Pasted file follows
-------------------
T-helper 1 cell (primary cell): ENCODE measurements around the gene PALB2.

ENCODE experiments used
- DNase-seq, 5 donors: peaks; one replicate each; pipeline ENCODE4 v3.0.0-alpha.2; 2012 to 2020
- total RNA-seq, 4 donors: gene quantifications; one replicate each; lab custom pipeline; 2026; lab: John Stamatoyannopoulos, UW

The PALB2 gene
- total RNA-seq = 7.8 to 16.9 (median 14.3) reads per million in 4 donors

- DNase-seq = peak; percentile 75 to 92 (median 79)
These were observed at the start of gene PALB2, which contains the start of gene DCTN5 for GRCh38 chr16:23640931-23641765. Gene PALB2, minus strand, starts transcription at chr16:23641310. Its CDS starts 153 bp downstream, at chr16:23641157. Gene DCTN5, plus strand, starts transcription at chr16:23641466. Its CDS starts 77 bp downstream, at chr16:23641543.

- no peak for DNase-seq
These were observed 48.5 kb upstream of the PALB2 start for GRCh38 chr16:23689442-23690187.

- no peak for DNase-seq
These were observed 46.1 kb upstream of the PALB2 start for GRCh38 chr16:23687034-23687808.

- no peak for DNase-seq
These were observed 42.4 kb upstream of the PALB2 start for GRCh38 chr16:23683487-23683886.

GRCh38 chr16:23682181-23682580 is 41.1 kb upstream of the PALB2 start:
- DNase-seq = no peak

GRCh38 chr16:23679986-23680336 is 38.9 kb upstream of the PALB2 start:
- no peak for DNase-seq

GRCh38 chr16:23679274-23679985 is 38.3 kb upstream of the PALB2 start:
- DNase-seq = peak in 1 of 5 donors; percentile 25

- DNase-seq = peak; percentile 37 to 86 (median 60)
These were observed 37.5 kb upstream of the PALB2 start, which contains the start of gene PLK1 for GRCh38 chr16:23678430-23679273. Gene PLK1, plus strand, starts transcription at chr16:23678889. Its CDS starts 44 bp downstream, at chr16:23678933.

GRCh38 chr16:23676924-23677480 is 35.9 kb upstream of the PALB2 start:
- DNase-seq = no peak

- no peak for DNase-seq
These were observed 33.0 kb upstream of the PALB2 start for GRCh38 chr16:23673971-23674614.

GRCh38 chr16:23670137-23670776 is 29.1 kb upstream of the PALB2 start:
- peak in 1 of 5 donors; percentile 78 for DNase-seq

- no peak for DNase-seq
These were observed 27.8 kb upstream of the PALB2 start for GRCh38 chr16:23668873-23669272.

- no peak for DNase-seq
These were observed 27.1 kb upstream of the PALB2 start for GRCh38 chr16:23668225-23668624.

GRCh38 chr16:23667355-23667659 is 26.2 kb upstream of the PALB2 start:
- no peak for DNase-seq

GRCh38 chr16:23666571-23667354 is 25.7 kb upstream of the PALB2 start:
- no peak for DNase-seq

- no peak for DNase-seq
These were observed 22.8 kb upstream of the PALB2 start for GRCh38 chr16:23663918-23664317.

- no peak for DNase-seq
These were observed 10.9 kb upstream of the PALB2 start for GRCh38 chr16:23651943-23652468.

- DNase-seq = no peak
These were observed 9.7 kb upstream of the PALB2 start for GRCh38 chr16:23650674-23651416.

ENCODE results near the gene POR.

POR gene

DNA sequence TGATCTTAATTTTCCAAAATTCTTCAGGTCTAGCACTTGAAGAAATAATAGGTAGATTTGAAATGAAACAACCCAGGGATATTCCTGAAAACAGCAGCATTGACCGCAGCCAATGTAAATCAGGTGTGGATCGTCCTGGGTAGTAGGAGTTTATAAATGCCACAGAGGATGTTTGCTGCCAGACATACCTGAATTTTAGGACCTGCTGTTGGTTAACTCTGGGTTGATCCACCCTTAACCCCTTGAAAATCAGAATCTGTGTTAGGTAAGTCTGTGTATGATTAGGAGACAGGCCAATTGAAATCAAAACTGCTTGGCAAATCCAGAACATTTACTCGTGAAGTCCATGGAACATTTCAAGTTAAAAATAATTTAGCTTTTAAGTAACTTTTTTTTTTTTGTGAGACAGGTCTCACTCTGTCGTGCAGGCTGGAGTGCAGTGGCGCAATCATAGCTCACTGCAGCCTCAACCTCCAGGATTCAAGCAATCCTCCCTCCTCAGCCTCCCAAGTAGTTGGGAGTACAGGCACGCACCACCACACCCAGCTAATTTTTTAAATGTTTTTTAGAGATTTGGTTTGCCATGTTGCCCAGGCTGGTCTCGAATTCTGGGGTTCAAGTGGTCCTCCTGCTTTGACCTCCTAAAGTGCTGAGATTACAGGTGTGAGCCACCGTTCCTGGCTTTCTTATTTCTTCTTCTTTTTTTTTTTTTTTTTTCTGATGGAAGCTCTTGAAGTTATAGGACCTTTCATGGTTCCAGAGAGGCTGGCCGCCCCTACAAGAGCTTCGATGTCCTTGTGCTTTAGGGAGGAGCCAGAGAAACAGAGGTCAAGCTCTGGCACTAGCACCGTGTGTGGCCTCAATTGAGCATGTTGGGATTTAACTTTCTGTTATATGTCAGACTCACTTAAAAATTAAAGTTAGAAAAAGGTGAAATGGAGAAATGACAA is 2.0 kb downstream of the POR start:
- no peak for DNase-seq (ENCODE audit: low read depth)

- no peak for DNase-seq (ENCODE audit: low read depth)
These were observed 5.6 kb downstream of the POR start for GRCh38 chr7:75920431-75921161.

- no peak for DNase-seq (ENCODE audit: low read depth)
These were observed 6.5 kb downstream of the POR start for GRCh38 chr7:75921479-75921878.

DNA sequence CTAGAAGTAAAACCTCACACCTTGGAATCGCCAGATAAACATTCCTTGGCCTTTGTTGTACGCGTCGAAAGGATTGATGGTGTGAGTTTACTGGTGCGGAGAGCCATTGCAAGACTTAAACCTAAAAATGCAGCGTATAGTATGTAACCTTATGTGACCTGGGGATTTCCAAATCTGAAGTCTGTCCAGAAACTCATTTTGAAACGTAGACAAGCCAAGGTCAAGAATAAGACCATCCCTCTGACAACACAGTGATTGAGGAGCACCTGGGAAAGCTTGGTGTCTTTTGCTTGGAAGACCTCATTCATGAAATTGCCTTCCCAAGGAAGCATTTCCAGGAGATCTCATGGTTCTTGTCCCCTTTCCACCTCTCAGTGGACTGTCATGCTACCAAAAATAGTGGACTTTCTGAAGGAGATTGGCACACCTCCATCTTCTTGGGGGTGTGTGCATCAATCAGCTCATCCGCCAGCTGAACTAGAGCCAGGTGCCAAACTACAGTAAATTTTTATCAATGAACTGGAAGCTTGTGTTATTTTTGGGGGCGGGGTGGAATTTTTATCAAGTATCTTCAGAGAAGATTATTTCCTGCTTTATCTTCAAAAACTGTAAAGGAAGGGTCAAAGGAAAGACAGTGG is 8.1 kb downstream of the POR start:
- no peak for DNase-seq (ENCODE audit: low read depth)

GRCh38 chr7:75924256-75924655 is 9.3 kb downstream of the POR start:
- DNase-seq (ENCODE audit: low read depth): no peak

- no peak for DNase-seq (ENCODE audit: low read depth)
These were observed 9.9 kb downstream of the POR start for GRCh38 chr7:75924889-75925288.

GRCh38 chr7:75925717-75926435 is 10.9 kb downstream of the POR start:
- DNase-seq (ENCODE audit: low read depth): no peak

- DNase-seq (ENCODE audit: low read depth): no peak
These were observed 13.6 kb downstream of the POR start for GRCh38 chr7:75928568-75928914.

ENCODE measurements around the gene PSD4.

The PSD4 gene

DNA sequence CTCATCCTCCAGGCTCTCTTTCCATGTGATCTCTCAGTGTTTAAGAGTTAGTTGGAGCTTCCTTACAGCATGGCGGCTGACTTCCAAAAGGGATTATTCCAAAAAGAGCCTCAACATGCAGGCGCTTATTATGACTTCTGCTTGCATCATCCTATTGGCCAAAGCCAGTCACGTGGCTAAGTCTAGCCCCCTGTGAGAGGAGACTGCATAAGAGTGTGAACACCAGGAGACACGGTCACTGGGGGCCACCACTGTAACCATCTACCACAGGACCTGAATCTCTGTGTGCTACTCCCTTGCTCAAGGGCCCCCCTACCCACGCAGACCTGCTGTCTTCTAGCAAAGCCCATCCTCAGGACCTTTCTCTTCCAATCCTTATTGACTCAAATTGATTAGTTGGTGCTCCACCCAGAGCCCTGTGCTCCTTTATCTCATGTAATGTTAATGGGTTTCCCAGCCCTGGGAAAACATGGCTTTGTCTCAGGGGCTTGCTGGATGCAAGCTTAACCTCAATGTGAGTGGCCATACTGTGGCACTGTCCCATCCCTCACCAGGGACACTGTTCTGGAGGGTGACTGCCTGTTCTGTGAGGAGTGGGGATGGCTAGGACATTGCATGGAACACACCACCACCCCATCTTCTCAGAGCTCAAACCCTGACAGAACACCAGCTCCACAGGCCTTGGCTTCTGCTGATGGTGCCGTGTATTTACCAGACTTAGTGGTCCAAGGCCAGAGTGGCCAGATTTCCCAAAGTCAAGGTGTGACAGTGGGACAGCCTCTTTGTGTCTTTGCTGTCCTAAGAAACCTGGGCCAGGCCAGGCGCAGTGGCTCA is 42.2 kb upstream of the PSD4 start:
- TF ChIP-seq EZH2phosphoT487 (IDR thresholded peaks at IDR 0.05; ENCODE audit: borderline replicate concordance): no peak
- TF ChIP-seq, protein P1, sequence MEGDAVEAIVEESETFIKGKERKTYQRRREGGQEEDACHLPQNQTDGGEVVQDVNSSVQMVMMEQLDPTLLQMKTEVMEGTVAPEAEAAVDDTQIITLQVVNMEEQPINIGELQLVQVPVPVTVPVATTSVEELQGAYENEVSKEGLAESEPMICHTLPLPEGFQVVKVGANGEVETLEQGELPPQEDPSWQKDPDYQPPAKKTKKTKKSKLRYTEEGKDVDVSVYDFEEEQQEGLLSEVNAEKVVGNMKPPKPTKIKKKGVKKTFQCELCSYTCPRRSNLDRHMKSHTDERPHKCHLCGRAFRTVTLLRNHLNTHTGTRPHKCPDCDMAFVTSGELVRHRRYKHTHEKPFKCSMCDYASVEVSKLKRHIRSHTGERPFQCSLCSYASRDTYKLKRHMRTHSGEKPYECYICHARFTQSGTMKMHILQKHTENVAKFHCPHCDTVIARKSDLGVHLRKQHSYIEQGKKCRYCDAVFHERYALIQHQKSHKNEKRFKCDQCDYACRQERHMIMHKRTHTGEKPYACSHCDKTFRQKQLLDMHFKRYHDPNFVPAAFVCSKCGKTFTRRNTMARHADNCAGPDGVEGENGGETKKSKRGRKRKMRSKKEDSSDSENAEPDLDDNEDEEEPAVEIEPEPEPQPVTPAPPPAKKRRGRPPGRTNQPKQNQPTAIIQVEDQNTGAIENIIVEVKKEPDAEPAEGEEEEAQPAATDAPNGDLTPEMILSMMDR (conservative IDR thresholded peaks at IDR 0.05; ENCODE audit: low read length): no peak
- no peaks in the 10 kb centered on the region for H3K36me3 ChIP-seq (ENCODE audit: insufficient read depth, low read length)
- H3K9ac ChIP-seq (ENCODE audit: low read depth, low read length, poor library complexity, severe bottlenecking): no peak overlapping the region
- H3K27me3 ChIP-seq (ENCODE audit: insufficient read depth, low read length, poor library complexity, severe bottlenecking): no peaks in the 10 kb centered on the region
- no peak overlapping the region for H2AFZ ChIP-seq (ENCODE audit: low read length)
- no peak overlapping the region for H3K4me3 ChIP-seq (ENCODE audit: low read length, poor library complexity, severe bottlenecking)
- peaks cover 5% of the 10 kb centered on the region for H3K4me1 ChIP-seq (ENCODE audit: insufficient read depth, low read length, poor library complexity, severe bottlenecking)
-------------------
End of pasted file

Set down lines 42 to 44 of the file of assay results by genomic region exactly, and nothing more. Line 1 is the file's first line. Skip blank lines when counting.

These were observed 9.7 kb upstream of the PALB2 start for GRCh38 chr16:23650674-23651416.

ENCODE results near the gene POR.

POR gene